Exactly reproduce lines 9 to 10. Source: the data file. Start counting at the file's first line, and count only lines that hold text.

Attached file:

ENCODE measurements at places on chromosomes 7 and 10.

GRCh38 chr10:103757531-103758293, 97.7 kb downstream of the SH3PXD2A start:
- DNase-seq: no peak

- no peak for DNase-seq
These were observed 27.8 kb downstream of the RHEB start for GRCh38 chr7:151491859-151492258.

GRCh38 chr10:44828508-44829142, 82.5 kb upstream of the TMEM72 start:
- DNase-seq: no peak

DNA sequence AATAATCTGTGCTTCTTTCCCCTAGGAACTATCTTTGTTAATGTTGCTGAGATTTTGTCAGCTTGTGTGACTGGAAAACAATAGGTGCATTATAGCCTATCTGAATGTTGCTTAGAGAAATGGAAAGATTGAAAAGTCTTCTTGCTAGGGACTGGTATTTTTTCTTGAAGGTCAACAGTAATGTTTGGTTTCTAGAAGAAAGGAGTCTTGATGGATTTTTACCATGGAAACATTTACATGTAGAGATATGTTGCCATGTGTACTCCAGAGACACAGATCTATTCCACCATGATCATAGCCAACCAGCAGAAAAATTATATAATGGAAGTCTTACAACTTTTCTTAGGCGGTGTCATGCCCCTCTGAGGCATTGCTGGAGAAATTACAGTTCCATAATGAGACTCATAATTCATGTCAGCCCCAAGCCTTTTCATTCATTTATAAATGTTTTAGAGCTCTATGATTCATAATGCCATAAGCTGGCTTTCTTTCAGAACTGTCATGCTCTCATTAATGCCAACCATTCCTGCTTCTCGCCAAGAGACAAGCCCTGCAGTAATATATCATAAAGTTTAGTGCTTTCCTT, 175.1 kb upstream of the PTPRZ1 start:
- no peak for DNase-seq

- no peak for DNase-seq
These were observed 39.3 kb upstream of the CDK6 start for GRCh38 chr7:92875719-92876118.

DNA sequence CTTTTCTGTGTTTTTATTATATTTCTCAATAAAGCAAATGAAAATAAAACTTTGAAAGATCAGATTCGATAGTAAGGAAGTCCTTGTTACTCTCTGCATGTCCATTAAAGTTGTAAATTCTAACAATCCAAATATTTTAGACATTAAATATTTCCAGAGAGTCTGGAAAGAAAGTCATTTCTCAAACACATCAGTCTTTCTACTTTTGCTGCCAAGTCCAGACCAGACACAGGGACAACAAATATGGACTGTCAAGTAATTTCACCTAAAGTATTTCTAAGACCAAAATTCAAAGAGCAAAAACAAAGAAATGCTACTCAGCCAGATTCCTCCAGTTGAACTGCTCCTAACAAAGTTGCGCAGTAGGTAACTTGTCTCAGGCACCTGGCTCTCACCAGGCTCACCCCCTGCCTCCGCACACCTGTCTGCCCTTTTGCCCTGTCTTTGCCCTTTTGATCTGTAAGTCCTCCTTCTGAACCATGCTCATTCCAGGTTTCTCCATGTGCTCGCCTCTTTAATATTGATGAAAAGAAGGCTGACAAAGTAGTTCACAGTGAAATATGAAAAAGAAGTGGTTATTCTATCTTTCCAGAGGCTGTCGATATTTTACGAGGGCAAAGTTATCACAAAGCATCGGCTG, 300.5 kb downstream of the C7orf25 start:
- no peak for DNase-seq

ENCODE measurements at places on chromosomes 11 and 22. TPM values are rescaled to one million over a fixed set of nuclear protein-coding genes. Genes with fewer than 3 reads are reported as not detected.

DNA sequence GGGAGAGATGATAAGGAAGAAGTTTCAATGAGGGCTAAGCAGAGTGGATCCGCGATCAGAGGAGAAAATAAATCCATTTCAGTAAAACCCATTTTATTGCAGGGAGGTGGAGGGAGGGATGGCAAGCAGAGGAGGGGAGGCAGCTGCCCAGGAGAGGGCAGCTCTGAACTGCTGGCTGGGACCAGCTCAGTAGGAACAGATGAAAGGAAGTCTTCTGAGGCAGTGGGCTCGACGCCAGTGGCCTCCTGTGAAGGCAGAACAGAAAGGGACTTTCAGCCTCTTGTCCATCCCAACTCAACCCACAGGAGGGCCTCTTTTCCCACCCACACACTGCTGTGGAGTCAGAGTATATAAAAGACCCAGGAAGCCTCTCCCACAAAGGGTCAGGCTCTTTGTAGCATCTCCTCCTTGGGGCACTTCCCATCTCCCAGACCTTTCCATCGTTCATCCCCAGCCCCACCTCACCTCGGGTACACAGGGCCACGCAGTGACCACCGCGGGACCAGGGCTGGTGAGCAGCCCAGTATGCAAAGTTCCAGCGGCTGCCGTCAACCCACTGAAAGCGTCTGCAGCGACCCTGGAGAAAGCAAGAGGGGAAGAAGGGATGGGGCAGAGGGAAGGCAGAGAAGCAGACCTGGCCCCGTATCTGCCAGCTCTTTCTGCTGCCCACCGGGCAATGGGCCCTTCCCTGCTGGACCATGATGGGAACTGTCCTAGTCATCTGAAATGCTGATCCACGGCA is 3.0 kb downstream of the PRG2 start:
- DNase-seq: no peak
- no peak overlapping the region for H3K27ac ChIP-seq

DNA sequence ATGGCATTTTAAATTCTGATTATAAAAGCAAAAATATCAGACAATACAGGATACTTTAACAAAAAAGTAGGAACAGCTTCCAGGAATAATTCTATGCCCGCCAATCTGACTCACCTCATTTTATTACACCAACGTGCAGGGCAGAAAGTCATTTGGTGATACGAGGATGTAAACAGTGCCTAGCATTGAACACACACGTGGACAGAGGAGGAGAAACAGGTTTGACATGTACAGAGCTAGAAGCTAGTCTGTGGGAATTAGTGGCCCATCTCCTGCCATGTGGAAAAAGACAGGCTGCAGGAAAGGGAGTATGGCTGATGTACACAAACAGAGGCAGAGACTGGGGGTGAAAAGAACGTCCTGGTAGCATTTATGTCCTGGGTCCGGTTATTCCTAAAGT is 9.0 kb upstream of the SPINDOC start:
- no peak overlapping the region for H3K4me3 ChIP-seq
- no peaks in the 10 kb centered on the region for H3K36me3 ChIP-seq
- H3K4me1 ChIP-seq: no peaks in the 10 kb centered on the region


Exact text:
- no peak for DNase-seq

- no peak for DNase-seq